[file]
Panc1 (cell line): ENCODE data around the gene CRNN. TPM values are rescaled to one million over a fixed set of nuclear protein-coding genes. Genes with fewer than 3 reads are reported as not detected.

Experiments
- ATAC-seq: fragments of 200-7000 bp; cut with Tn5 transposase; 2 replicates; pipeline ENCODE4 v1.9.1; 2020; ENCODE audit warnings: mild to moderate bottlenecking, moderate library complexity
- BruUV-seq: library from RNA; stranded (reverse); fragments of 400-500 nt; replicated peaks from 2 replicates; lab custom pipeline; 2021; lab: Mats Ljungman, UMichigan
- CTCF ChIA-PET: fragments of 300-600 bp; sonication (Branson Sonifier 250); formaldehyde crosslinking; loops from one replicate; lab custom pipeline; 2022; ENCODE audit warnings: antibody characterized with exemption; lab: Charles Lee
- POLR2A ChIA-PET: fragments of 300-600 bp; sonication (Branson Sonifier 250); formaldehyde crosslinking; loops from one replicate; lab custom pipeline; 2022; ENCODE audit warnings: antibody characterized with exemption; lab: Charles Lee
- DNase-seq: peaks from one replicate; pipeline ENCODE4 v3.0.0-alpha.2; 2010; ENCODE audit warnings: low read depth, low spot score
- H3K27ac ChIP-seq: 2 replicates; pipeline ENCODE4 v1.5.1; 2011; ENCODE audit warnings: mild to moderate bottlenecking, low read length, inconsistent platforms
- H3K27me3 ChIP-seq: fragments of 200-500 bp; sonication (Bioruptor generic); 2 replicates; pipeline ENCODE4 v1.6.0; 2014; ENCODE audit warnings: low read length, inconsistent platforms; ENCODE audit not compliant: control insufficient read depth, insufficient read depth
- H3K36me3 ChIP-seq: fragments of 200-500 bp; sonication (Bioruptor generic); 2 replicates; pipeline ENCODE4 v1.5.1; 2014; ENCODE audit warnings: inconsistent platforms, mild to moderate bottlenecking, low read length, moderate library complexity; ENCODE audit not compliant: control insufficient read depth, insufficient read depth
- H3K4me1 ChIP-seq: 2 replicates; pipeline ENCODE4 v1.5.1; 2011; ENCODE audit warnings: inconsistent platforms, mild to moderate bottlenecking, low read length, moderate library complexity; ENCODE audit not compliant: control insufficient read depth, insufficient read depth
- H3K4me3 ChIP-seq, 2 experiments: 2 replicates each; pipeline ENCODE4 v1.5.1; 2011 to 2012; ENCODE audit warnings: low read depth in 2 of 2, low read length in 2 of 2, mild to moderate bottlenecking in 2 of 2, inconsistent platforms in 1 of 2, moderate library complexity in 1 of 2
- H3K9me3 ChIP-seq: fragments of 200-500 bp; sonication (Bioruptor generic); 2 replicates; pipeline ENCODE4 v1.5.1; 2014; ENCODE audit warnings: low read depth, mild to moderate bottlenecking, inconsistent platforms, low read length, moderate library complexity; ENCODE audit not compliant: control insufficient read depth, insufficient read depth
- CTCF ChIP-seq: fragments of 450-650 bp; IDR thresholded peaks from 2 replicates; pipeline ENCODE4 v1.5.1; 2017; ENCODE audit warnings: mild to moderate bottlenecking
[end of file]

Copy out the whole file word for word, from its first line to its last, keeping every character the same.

Panc1 (cell line): ENCODE data around the gene CRNN. TPM values are rescaled to one million over a fixed set of nuclear protein-coding genes. Genes with fewer than 3 reads are reported as not detected.

Experiments
- ATAC-seq: fragments of 200-7000 bp; cut with Tn5 transposase; 2 replicates; pipeline ENCODE4 v1.9.1; 2020; ENCODE audit warnings: mild to moderate bottlenecking, moderate library complexity
- BruUV-seq: library from RNA; stranded (reverse); fragments of 400-500 nt; replicated peaks from 2 replicates; lab custom pipeline; 2021; lab: Mats Ljungman, UMichigan
- CTCF ChIA-PET: fragments of 300-600 bp; sonication (Branson Sonifier 250); formaldehyde crosslinking; loops from one replicate; lab custom pipeline; 2022; ENCODE audit warnings: antibody characterized with exemption; lab: Charles Lee
- POLR2A ChIA-PET: fragments of 300-600 bp; sonication (Branson Sonifier 250); formaldehyde crosslinking; loops from one replicate; lab custom pipeline; 2022; ENCODE audit warnings: antibody characterized with exemption; lab: Charles Lee
- DNase-seq: peaks from one replicate; pipeline ENCODE4 v3.0.0-alpha.2; 2010; ENCODE audit warnings: low read depth, low spot score
- H3K27ac ChIP-seq: 2 replicates; pipeline ENCODE4 v1.5.1; 2011; ENCODE audit warnings: mild to moderate bottlenecking, low read length, inconsistent platforms
- H3K27me3 ChIP-seq: fragments of 200-500 bp; sonication (Bioruptor generic); 2 replicates; pipeline ENCODE4 v1.6.0; 2014; ENCODE audit warnings: low read length, inconsistent platforms; ENCODE audit not compliant: control insufficient read depth, insufficient read depth
- H3K36me3 ChIP-seq: fragments of 200-500 bp; sonication (Bioruptor generic); 2 replicates; pipeline ENCODE4 v1.5.1; 2014; ENCODE audit warnings: inconsistent platforms, mild to moderate bottlenecking, low read length, moderate library complexity; ENCODE audit not compliant: control insufficient read depth, insufficient read depth
- H3K4me1 ChIP-seq: 2 replicates; pipeline ENCODE4 v1.5.1; 2011; ENCODE audit warnings: inconsistent platforms, mild to moderate bottlenecking, low read length, moderate library complexity; ENCODE audit not compliant: control insufficient read depth, insufficient read depth
- H3K4me3 ChIP-seq, 2 experiments: 2 replicates each; pipeline ENCODE4 v1.5.1; 2011 to 2012; ENCODE audit warnings: low read depth in 2 of 2, low read length in 2 of 2, mild to moderate bottlenecking in 2 of 2, inconsistent platforms in 1 of 2, moderate library complexity in 1 of 2
- H3K9me3 ChIP-seq: fragments of 200-500 bp; sonication (Bioruptor generic); 2 replicates; pipeline ENCODE4 v1.5.1; 2014; ENCODE audit warnings: low read depth, mild to moderate bottlenecking, inconsistent platforms, low read length, moderate library complexity; ENCODE audit not compliant: control insufficient read depth, insufficient read depth
- CTCF ChIP-seq: fragments of 450-650 bp; IDR thresholded peaks from 2 replicates; pipeline ENCODE4 v1.5.1; 2017; ENCODE audit warnings: mild to moderate bottlenecking